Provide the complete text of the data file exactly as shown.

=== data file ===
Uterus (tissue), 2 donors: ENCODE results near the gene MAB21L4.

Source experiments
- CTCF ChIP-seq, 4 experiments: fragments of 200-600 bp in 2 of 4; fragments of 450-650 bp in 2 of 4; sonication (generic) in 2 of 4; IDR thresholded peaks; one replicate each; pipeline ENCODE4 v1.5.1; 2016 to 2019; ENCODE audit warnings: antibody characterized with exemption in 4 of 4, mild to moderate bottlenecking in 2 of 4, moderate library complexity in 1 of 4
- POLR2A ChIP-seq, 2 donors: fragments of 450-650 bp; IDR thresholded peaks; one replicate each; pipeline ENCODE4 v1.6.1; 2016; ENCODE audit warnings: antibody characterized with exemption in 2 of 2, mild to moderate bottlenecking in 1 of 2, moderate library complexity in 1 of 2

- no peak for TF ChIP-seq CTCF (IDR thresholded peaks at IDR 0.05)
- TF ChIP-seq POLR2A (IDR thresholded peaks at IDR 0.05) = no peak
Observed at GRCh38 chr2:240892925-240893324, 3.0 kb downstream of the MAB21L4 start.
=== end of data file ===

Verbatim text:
Uterus (tissue), 2 donors: ENCODE results near the gene MAB21L4.

Source experiments
- CTCF ChIP-seq, 4 experiments: fragments of 200-600 bp in 2 of 4; fragments of 450-650 bp in 2 of 4; sonication (generic) in 2 of 4; IDR thresholded peaks; one replicate each; pipeline ENCODE4 v1.5.1; 2016 to 2019; ENCODE audit warnings: antibody characterized with exemption in 4 of 4, mild to moderate bottlenecking in 2 of 4, moderate library complexity in 1 of 4
- POLR2A ChIP-seq, 2 donors: fragments of 450-650 bp; IDR thresholded peaks; one replicate each; pipeline ENCODE4 v1.6.1; 2016; ENCODE audit warnings: antibody characterized with exemption in 2 of 2, mild to moderate bottlenecking in 1 of 2, moderate library complexity in 1 of 2

- no peak for TF ChIP-seq CTCF (IDR thresholded peaks at IDR 0.05)
- TF ChIP-seq POLR2A (IDR thresholded peaks at IDR 0.05) = no peak
Observed at GRCh38 chr2:240892925-240893324, 3.0 kb downstream of the MAB21L4 start.